When Mike Zimmer took over as head coach for the Minnesota Vikings he made it clear early on that he wanted to build the team around a sturdy defense. With his very first draft pick as a head coach, the Vikings selected the player he believed the defense could one day focus around, Anthony Barr.
Coming out of college, Barr was considered a freak athlete. He measured 6-foot-5, 255 pounds and ran a 4.66 40-yard dash. He was also the top performer for his position grouping in the three-cone drill with a time of 6.82 seconds.
The biggest question surrounding Barr was how quickly he would be able to acclimate to playing a traditional linebacker role in the NFL. He had only played linebacker for two years at UCLA and even then he was primarily playing on the line of scrimmage and never did much more than rush the passer. He never really had to read offenses or drop back into coverage.
Zimmer knew this was a risk when he drafted Barr, but he has been pleasantly surprised with how quickly the young linebacker has adapted. Barr continues to impress his coach with the things he is able to do on the field, the things he is able to pick up and how quickly he has been able to develop.
“Actually, there’s a big difference when he’s in the ballgame because he sees things – sometimes I’m really amazed at a guy that’s a second-year linebacker that didn’t play behind the line in college, that played two years at defensive end, is basically what he was,” Zimmer said. “Some of the things he can do and see and react to, it’s pretty special. I think going forward when he has a full offseason and able to get some strength and some of those things because he’s a great athlete but he’s also really smart. He sees things fast and that combination in guys and once he continues to develop some more strength and then some of the other things he still needs to work on – there really is no limit for his athletic ability for him because he has the other intangibles besides just being an athlete.”
Zimmer is not the only one to recognize Barr’s natural ability to learn, though. His teammates all see what he is able to do on a daily basis, and while they are all impressed they have just come to expect it from him.
Veteran defensive end Brian Robison believes Barr is ahead of the curve compared to where most guys in his situation would be and he is always impressed with Barr’s ability to pick things up so quickly. He already considers Barr to be one of the top linebackers in the NFL and is excited to watch him continue to progress.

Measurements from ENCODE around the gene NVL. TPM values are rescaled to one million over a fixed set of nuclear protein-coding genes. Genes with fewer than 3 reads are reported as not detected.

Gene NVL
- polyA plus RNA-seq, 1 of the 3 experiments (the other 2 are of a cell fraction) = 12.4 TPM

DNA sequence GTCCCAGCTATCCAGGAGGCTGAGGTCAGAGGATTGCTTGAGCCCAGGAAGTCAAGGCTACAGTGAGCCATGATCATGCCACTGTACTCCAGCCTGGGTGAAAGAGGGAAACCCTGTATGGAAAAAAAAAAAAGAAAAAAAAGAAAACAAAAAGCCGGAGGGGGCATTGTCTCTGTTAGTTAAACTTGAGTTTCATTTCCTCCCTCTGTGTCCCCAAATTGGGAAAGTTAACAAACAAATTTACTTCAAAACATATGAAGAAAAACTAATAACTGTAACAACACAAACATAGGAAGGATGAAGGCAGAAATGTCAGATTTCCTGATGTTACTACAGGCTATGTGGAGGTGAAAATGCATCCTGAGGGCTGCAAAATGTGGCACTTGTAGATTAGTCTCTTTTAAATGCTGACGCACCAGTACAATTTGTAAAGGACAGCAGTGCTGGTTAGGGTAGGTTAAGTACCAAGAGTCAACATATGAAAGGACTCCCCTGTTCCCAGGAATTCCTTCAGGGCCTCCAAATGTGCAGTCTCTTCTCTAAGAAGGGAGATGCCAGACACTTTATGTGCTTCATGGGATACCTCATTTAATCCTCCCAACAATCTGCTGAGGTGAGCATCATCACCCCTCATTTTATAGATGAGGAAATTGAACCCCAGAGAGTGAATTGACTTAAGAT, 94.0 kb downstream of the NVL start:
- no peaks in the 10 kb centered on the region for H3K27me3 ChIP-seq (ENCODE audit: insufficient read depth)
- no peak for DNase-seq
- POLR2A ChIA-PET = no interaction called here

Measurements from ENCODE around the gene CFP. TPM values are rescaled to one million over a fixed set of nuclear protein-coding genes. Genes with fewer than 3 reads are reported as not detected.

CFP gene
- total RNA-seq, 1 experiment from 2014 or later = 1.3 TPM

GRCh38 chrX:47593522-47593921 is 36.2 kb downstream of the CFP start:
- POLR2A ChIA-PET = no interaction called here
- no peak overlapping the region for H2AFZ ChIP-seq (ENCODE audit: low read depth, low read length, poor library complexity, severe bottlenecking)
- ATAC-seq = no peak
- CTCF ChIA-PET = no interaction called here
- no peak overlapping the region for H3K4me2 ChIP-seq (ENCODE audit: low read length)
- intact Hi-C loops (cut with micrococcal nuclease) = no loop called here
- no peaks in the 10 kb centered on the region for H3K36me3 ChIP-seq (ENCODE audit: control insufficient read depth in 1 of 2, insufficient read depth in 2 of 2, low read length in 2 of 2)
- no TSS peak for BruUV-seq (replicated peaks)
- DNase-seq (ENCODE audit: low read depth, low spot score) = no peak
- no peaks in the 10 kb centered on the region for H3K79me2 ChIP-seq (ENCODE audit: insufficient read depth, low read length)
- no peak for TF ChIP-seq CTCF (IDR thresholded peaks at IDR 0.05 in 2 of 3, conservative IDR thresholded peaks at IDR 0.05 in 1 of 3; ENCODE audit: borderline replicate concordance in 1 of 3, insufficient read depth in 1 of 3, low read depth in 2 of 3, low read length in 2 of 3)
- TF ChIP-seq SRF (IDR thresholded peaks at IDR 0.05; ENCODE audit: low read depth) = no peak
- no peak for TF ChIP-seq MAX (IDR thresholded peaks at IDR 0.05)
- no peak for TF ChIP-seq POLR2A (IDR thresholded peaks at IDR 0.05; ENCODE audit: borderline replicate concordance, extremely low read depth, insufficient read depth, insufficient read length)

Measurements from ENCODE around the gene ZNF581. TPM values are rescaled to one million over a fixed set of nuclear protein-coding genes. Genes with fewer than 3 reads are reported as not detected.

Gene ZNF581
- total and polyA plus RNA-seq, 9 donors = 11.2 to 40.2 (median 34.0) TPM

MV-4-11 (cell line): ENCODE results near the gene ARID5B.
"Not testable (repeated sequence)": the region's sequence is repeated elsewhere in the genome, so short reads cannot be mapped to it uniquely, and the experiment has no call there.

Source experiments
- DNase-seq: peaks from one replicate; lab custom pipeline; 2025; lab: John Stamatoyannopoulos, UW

“It’s kind of funny; I think he’s one of those guys that’s near the top of the game right now,” Robison said. “I think every year he’s just going to get better and better and he’s got a bright future in this league.”
While his teammates are impressed, some become even a little envious of Barr’s ability to pick things up quickly. Vikings cornerback Captain Munnerlyn is an undersized cornerback at 5-foot-9, 195 pounds and had to work hard to get to where he is.
He can’t help but rip on the young linebacker from time to time about how easily everything seems to come to Barr.
“He just makes everything look easy, man,” Munnerlyn said. “I always mess with him about that. I had to work hard to get what I got and he makes everything look easy. He’s 6-5 and running a 4.4 and you can tackle like that and can defend passes like that. I always tease him about, ‘Man why you just make everything look so easy?’ He’s like, ‘I don’t know, it’s just easy to me.’ I’m like, ‘Whoa.’ I’m a guy, I got to stretch I got to pull, I got to cheat sometimes and I got to do a lot of things to get what I got. But at the same time he’s a special athlete and I’m glad he’s on my team.”
When you ask Barr about it, he admits that the game of football comes easily to him, but he is not sure why. He spends a lot of time in meeting rooms and the film room and tries to stay focused out on the field, and he thinks that’s what allows him to go out and not have to think twice about what he is doing.
“I think I learn faster than the average person,” he said. “It’s really not that difficult for me, honestly. It’s just throughout the course of a game things can get confusing, bullets are flying, you can make a mistake here or there, but for the most part I feel pretty confident when asked to do something.”
He admitted he still has a lot to learn, though, but at the ripe old age of 23 years old he should still have plenty of time to smooth out the rough edges. And you can be sure that Zimmer is planning to keep him around as long as possible and make sure he remains a staple in the middle of his defense.
“It’s only my second year in the NFL and my fourth year at the position, so there’s still a lot to learn,” Barr said. “We could sit here all day about things I need to improve on. It’s not one certain thing I want to get better at. It covers the entire board, so I’m still working on becoming a better player.”